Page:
DSM-IV-TR clearly states that inattention, impulsivity, and restlessness can be manifestations of a long list of diagnoses ranging from ADHD to Social Anxiety Disorder, just to mention two. Apparently, many clinicians forget that ADHD is a diagnosis of exclusion, and, instead of ruling out a treatable illness (which almost always runs in the family) they make ADHD the diagnosis of choice, and prescribe medications that do worsen the actual condition and can precipitate or worsen the symptoms labeled as oppositional-defiant.
Furthermore, we should remember that psychiatry is a branch of medicine, and as such, the same approach used to diagnose "physical" diseases should be followed by mental health professionals.

I hope that this contribution will:
  • Promote an open-minded view of a child with emotional symptoms at the time of formulating a diagnosis.
  • Encourage clinicians to run a thorough checklist mental list of possibilities when arriving to final diagnosis, including those that “run in the family” as it is customary in other medical specialties of the medical field,
  • Motivate clinicians to conduct a complete evaluation on every patient even if the patient present with a pre-existing diagnosis

Finally, I want to share a list of clinical entities that could present with distraction and hyperactivity:

  • ADHD
  • Nervousness, as in Social Anxiety Disorder or Generalized Anxiety
  • A medical condition (hypo or hyperthyroidism, malnutrition, parasite infestation, etc.)
  • Psychosis (hallucinations, paranoia, delusions)
  • Flashbacks from traumas (as in PTSD)
  • Obsessions and perfectionism
  • A racing mind, as in people with elevated mood
  • Explosive aggression as in Intermittent Explosive Disorder
  • Depression accompanied by anxiety
  • Low IQ
  • Learning disabilities
  • Tics (as in Tourette’s Disorder)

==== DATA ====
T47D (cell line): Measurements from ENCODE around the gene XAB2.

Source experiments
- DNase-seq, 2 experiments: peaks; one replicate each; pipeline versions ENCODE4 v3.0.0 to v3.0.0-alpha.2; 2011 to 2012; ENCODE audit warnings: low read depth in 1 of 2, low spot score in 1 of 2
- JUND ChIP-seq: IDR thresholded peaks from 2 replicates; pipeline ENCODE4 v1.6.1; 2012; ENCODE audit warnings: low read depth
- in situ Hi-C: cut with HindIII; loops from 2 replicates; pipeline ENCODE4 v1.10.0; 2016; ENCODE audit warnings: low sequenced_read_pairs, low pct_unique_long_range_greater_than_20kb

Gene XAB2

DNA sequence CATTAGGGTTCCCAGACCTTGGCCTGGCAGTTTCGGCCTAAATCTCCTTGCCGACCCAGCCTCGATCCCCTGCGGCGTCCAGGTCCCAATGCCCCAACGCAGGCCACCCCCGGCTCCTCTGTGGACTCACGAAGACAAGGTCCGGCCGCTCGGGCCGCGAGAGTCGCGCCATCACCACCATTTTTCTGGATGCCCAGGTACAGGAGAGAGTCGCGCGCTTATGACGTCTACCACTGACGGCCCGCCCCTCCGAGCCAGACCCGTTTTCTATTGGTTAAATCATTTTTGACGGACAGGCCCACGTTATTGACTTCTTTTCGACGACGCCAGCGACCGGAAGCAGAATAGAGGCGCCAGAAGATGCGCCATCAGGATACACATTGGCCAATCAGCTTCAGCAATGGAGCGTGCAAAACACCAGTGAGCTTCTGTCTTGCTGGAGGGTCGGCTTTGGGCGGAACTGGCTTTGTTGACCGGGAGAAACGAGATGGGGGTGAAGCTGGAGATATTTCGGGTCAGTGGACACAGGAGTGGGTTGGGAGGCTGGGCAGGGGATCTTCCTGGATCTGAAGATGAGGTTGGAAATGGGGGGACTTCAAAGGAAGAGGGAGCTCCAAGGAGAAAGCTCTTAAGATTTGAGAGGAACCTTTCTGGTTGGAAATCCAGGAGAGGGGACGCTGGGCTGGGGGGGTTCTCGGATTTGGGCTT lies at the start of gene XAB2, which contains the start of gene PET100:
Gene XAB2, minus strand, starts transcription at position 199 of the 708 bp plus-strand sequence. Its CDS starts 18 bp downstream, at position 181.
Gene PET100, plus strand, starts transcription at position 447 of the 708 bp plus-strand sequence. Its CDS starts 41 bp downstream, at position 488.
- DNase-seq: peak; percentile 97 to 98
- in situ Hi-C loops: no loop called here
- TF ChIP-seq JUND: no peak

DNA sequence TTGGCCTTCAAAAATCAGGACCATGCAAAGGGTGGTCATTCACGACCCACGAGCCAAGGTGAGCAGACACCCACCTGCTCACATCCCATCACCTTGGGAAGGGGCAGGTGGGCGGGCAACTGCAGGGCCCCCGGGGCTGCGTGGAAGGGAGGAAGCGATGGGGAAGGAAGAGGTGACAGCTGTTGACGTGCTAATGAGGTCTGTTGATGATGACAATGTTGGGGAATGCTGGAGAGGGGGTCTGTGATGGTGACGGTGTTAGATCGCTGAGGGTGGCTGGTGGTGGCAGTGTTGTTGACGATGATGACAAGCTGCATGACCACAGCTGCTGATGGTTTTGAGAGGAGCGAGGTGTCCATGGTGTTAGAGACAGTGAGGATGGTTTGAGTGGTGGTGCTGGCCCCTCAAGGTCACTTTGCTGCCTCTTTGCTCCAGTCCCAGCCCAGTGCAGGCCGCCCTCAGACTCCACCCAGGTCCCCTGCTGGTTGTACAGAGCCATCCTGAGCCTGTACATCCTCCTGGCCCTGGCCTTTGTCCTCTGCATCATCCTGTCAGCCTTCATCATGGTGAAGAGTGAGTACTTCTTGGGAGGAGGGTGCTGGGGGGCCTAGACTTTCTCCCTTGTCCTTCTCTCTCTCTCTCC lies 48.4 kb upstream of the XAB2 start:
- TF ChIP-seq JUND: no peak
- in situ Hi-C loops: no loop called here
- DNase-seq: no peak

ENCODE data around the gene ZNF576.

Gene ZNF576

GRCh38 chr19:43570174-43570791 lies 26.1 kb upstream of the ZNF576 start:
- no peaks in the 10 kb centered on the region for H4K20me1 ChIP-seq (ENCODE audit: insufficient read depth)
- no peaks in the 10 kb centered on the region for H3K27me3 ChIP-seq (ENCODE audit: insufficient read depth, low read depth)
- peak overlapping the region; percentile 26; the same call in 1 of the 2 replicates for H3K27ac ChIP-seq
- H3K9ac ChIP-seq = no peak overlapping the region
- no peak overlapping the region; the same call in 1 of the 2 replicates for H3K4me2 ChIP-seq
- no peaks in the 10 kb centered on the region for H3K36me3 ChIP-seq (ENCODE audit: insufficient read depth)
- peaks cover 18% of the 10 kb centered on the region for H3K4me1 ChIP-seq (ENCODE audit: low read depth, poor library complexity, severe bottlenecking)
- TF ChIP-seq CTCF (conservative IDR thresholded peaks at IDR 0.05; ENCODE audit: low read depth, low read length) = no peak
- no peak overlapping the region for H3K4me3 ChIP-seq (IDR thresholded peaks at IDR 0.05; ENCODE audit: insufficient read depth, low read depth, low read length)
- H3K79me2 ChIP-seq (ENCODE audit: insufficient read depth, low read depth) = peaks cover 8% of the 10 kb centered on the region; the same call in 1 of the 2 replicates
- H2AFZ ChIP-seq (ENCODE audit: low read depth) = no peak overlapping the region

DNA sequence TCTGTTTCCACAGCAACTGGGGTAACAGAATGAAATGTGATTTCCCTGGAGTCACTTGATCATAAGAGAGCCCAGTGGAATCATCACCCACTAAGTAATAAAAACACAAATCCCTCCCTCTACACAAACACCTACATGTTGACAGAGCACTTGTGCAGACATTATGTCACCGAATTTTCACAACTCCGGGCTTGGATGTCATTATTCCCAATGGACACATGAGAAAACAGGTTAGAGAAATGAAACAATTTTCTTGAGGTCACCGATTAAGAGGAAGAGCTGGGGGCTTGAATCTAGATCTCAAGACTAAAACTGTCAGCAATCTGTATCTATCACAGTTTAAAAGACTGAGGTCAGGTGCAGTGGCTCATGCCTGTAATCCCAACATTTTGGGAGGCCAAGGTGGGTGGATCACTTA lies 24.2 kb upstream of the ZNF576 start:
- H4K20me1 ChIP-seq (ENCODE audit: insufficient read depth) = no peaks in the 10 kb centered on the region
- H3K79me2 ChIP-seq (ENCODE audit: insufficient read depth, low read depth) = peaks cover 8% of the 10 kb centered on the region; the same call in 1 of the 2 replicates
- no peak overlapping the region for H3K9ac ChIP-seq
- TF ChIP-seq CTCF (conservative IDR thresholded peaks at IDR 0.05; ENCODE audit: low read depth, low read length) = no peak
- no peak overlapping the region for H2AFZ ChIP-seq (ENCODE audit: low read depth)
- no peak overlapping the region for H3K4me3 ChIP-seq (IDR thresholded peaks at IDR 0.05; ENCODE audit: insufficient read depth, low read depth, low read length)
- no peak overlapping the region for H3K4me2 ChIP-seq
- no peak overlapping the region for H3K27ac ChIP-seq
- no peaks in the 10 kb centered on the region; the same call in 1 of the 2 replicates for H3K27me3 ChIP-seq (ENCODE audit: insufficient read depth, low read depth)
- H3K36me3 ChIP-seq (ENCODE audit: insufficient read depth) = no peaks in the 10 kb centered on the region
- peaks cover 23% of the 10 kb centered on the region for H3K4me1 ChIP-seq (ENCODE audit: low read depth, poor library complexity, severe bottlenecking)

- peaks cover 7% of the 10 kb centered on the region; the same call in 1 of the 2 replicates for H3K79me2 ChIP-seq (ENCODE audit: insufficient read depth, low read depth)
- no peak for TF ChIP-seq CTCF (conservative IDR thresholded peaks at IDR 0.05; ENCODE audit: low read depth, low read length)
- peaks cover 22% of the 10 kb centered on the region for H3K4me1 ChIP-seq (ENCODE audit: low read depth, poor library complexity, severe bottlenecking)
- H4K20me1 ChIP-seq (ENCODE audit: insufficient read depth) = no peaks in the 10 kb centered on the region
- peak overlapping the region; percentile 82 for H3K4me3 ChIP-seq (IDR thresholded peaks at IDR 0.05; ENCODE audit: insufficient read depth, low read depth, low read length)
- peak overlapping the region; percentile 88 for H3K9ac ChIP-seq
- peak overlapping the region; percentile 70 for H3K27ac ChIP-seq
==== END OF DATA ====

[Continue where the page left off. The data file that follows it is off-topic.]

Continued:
• Absence seizures
  • Manic agitation misinterpreted as anxiety

By the same token, symptoms such as defiance to authority figures, refusal to go to bed at a reasonable time because of insomnia, being a "chatter box" or "the Energizer Bunny," poor frustration tolerance, impulsive behavior, "can't take a no for an answer," etc, should raise red flags to conduct a real search for a family history of mental problems. It must be remembered that on many occasions we don't get the real report of the family background until after two or three visits, when a mother feels ready to talk about "a father who was a mean drunk" or the painful memories of an abusive parent.

Acknowledgments
I thank Dr. Suzy Andrews and Dr. Ronald Pies for their review of the manuscript and suggestions.

References:
  1. Rey JM (1993), Oppositional defiant disorder. Am J Psychiatry 150(12): 1769-1778.
  2. Mota-Castillo, M., It is Really ODD?; Psychiatric Times Vol. 21, No. 3, 2004
  3. Malone et al., A Double-Blind Placebo-Controlled Study of Lithium in Hospitalized Aggressive Children and Adolescents With Conduct Disorder; Archives of General Psychiatry; Vol. 57, No. 7; July 2000.
  4. Huffine, Charles; Medical Director King County Mental Health Services; Seattle, WA. Personal communication.
  5. Mota-Castillo, M., M.D.; The Crisis of Overdiagnosed ADHD in Children; Psychiatric Times, Vol. 24, No. 6; July 2007.
  6. Redfield-Jamison, K., Monitor on Psychology (Volume 31, No. 9 October 2000) interviewed by Ken Krehbiel.
  7. Freud, S.; Structural Theory (Id, Ego, Superego); multiple books.
  8. Erikson, E.; chapter "The Eight Ages of Man", Childhood and Society, 1963; College Edition.
  9. Gibbons, R., Ph.D., guest Editorial, Psychiatric Annals, Dec. 2008 -38:12
  10. Ghaemi, S., Pies, R., Miller, C., Klugman, J., Rosenquist, J.; Sensitivity and Specificity of a New Bipolar Spectrum Diagnostic Scale; Journal of Affective Disorders, 2005; 84: 273-277.
  11. Aldea, M., Geffken, G., Jacob, M., Goodman, W. and Storch, G.; Further psychometric analysis    of the Florida Obsessive-Compulsive Inventory; Journal of Anxiety Disorders, Vol. 23, No. 1, Jan 2009.
  12. Weis, R., Toolis, E.; Cerankosky, B.; Construct Validity of the Rotter Incomplete Sentences Blank With Clinic-Referred and Nonreferred Adolescents; Journal of Personality Assessment, Vol. 90, No. 6, 2008.
  13. Hirschfield, R., The Mood Disorders Questionnaire: A Simple, Patient-Rated Screening for Bipolar Disorder; Journal of Clinical Psychiatry, Vol. 4, No. 1, 2002.